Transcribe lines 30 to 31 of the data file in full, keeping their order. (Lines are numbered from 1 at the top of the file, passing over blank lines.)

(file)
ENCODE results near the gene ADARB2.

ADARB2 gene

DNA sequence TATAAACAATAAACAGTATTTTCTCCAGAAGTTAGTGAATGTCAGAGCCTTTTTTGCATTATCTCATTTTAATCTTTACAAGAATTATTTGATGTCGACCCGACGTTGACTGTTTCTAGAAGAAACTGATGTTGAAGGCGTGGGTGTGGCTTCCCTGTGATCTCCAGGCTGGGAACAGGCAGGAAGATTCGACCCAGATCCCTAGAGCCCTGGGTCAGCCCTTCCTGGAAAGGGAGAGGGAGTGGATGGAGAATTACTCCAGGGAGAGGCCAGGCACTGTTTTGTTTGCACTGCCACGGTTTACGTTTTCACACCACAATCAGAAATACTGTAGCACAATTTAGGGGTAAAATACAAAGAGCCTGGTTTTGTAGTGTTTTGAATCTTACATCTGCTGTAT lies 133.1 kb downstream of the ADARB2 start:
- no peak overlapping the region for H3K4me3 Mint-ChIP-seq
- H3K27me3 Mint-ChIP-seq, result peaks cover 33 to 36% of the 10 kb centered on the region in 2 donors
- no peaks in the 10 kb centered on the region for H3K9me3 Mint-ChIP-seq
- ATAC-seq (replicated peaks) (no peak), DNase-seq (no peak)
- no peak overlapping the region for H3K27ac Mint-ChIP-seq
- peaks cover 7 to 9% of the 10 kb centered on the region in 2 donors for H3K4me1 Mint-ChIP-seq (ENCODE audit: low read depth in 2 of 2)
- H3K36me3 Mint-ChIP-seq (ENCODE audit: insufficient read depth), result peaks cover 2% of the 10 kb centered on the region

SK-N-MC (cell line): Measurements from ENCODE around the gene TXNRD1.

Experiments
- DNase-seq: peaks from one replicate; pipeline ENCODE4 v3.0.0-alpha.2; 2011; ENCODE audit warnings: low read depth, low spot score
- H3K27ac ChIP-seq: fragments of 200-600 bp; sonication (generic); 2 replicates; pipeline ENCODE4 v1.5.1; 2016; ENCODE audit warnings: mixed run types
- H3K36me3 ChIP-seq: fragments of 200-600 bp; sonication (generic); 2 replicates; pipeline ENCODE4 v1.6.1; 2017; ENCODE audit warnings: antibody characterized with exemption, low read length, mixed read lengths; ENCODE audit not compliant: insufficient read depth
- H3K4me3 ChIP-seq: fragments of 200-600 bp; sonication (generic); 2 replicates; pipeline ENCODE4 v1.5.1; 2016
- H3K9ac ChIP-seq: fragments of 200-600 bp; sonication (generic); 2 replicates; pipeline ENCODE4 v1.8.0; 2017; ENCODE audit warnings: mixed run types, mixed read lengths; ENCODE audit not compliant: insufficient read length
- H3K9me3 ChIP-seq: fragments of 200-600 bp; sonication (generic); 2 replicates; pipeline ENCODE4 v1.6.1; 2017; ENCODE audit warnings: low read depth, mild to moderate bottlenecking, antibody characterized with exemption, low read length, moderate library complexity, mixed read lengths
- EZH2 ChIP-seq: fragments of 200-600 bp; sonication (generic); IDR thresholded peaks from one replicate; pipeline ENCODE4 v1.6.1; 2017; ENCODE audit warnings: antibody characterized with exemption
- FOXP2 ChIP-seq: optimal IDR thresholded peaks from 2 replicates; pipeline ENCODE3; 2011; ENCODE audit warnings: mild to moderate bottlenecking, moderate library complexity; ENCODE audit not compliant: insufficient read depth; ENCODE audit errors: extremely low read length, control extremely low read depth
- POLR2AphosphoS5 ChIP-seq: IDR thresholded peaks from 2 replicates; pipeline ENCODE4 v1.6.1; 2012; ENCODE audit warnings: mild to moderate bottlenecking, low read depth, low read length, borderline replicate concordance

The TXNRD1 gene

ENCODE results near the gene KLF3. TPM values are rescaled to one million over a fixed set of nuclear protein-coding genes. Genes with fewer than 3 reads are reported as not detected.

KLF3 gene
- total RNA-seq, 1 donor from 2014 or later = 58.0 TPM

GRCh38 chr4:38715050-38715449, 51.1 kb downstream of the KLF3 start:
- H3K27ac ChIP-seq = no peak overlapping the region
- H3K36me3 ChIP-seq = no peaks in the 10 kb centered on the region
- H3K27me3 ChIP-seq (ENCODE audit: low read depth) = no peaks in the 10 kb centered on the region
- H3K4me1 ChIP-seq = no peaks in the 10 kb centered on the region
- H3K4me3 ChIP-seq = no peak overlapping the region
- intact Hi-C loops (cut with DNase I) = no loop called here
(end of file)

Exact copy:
- H3K4me1 ChIP-seq = no peaks in the 10 kb centered on the region
- H3K4me3 ChIP-seq = no peak overlapping the region